Banter: The Hobbit and the Battle for Tradition

So The Hobbit trilogy has ended, Peter Jackson has finally ended his Middle-Earth adventure, but unlike the first Lord of the Rings trilogy this one has ended… badly.

I loved the Lord of the Rings trilogy. A series of monstrous films made from acclaimed “unfilmable” tomes from JRR Tolkien, directed by a man who had no practice in making such massive epics, a man who made trashy gore movies, and on a shoe-string budget (at least for the scale of the project!) It became probably the best adaptation Hollywood will ever make.

But The Hobbit, as everyone has said, has been developed into a long… long… long overextended franchise spanning three films while only being based off a short children’s book that Tolkien wrote before Lord of the Rings, long before anyone asked him to write an epic. Yet when Peter Jackson returned, and due to Rings success, he wanted to make a charming children’s book into the same sort of epic battle trilogy.

You cannot do this, and the final chapter The Battle of the Five Armies proves that all the doubt during the first two films was true.

I read up on my Tolkien lore. Original Tolkien lore, written before the films were made, and I would like to share some of the glaring inconsistencies that bothered me so much as to makeThe Battle of the Five Armies (and by extension The Hobbit trilogy) the worst the franchise has to offer.
If you have read The Hobbit, you will know a lot of these already and hopefully agree with me, if you haven’t seen the films (or read the book) I will warn you that there are spoilers ahead!

Tauriel and Legolas

Tauriel annoys me, she annoys me a lot and not just because I have to keep checking the spelling of her name on IMDB, but because she is (unlike anything else in the entire film franchise) completely made up; she does not exist in the books, or the expanded lore. Why? Because we need an action girl, because Tolkien was writing books about war and high adventure in a time when men were at the forefront of such things.
Sure, I’m all for strong female characters, I could even accept them inventing someone to fill the role (I didn’t mind the changes to Arwen’s story in the Rings trilogy) but only if the character was actually relevant. Tauriel’s two narrative functions in the story are A: to be involved in a love triangle and B: need rescuing.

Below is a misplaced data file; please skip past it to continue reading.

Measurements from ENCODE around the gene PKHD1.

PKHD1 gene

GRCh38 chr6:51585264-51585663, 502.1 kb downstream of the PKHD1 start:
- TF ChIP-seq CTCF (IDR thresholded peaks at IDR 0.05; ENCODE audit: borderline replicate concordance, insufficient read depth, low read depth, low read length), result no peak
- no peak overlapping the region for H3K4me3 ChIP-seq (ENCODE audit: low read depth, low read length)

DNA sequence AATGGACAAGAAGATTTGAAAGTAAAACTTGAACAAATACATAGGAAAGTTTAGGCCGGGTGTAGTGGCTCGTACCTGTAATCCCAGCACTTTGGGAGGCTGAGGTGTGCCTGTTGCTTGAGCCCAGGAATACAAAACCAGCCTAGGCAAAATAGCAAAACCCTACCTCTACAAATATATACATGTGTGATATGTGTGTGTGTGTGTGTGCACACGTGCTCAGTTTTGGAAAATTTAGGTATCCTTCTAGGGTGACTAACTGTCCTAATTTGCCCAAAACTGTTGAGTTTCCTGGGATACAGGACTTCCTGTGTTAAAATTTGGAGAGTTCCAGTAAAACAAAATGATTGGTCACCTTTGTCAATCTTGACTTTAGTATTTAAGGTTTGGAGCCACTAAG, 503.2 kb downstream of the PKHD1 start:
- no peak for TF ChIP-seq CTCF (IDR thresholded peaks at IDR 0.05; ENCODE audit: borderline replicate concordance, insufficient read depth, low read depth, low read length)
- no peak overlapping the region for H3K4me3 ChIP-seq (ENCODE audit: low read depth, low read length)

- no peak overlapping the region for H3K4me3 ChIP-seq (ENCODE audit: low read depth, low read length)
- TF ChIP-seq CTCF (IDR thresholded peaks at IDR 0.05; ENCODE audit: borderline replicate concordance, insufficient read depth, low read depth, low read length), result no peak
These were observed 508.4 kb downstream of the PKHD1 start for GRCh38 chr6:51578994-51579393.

Top quality writing there guys. Shoehorn in a female role model only to reduce her to the worst stereotypes in Hollywood.

Legolas never featured in the original Hobbit story, why would he? Certainly Jackson had a thread of connectivity for Legolas, the character’s father The Elven King Thranduil was involved in The Hobbit story and the battles.
So when Legolas is shown in The Battle of the Five Armies killing the orc leader Bolg, you can rest assured he never did that, nor did he rescue the non-existent Tauriel.

Add to this the fact that these characters are effectively the same archetype, so having two of them is inherently unnecessary.

Azog and Thorin

Let’s put aside the ghastly CGI work that has befallen the orc characters for a moment and talk about them, because there’s great whopping errors here.
Azog is determined to be the worst of the worst in The Hobbit’s film interpretation; he hounds the dwarf company all the way to the gates of Erebor and even has a score to settle against dwarven prince Thorin. He leads the orc army in the Battle of the Five Armies, and even seems to reside in the evil, abandoned fortress of Dol Guldur.

Azog died 150 years before the events of The Hobbit.
He was killed in the Battle of Azanulbizar (the same battle showing him paradoxically victorious inThe Hobbit: An Unexpected Journey) by none other than Dain Ironfoot, he being the dwarf played by Billy Connelly in Battle of the Five Armies film. Dain had been seeking revenge on Azog for slaying the Dwarf King Thror in events prior.

Still with me?

In short: Thorin never killed Azog, Azog never featured in the story.

Bolg and Beorn

Now Bolg, the handsome chap with the metal in his body. Bolg is Azog’s son, and was the sole leader of the orcs during the Battle of the Five Armies. Perhaps seeking vengeance for Azog’s death.
Perhaps just for kicks.

Bolg was not killed by Legolas, as shown in the film, since Legolas wasn’t there. In the book, Bolg in fact was killed by Beorn, the shape-shifting wildman who was in the second film The Desolation of Smaug. Beorn is shown air-dropping into the battle via Eagles in the third film… but little else after that.